Sunday, May 31, 2015

Don't Grow Complacent. Remember OCR's Weakness

I love OCR (optical character recognition) technology! Because of OCR, companies can publish a lot of records in a short time because the information doesn't require humans to index the text. However, the fatal flaw of OCR is that it doesn't pick up everything. If the print on the page is not nearly perfect then it is not recognized correctly. While I have known this for a while, sometimes I forget.

Don't get me wrong, I think OCR is great! Without it, a lot of the records I have used (newspapers, city directories, etc.) wouldn't be available on the web. Unfortunately, the fact that so many records can be found by just doing a name search alone tends to make me complacent at times. While searching for my family in city directories at, I was excited to find so many directories for the places my relatives lived. But then, it occurred to me that I wasn't finding my family in as many directories as I would have expected.

“Wait,” I thought to myself, “this is OCR.” I realized that I had to stop relying on the crutch of a search engine. I needed to inspect each directory myself to make sure I wasn't missing anything. As much of a pain in the neck as it would prove, my task was clear. While it would take more time to go to the card catalog and navigate to each directory, if I wanted the records, I had no choice.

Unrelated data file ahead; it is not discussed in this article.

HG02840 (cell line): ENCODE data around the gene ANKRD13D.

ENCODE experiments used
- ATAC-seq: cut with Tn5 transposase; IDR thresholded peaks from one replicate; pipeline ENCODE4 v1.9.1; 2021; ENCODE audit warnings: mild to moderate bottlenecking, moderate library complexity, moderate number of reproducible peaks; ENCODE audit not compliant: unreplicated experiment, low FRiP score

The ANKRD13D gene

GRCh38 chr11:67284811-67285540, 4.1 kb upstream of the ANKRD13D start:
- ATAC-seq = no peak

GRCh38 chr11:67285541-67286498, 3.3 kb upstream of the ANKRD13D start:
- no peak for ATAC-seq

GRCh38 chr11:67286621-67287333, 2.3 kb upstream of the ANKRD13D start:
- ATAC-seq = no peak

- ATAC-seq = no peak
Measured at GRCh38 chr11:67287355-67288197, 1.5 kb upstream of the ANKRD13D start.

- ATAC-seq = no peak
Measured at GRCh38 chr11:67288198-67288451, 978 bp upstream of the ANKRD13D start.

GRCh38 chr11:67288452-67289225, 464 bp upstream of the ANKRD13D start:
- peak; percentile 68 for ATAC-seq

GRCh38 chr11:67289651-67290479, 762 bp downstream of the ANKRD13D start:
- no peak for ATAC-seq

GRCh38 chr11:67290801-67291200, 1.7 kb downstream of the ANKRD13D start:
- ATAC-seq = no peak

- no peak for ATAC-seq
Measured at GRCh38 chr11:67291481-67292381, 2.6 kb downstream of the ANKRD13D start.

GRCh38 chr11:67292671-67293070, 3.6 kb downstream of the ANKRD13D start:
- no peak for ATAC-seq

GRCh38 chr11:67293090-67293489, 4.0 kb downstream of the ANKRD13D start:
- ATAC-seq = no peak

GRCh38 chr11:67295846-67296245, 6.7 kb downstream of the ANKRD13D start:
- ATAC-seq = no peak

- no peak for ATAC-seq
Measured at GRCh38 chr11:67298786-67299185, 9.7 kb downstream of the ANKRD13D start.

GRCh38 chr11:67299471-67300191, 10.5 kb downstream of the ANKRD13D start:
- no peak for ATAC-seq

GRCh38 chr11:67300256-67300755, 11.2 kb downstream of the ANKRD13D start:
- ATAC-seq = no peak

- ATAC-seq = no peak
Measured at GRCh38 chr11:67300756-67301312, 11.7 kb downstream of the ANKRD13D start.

Since I have been checking individual city directories I have succeeded in finding my family in more records. When I can, I try to add them to my online tree, but because of OCR the name doesn't always show up as a possibility to attach. Oh well, at least I know they are there. I guess others will have to track them down themselves.

The moral of this story is: Don't grow complacent; remember OCR's weakness and search the old-fashioned way.

Sunday, May 17, 2015

Kazoo Directories At Ancestry

In case you haven't noticed, has Kalamazoo area directories.  They've actually had them for a while, but you wouldn't know it by looking at the page listing Kalamazoo records.  Why they choose to hide them, however, is a mystery to me.

In the past, the directories went up through the 1930s.  I recently noticed that these city directories now include years as recent as 1960.  As far as I can tell, the collection available at Ancestry is complete or nearly complete for the years represented.  There are gaps, but directories were not published every year.  They are scarce in the early years and spotty during the Depression and WWII.

Note:  I haven't posted in a while because I've had to give myself a crash course on homeschooling.  Time for me to learn or re-learn some things.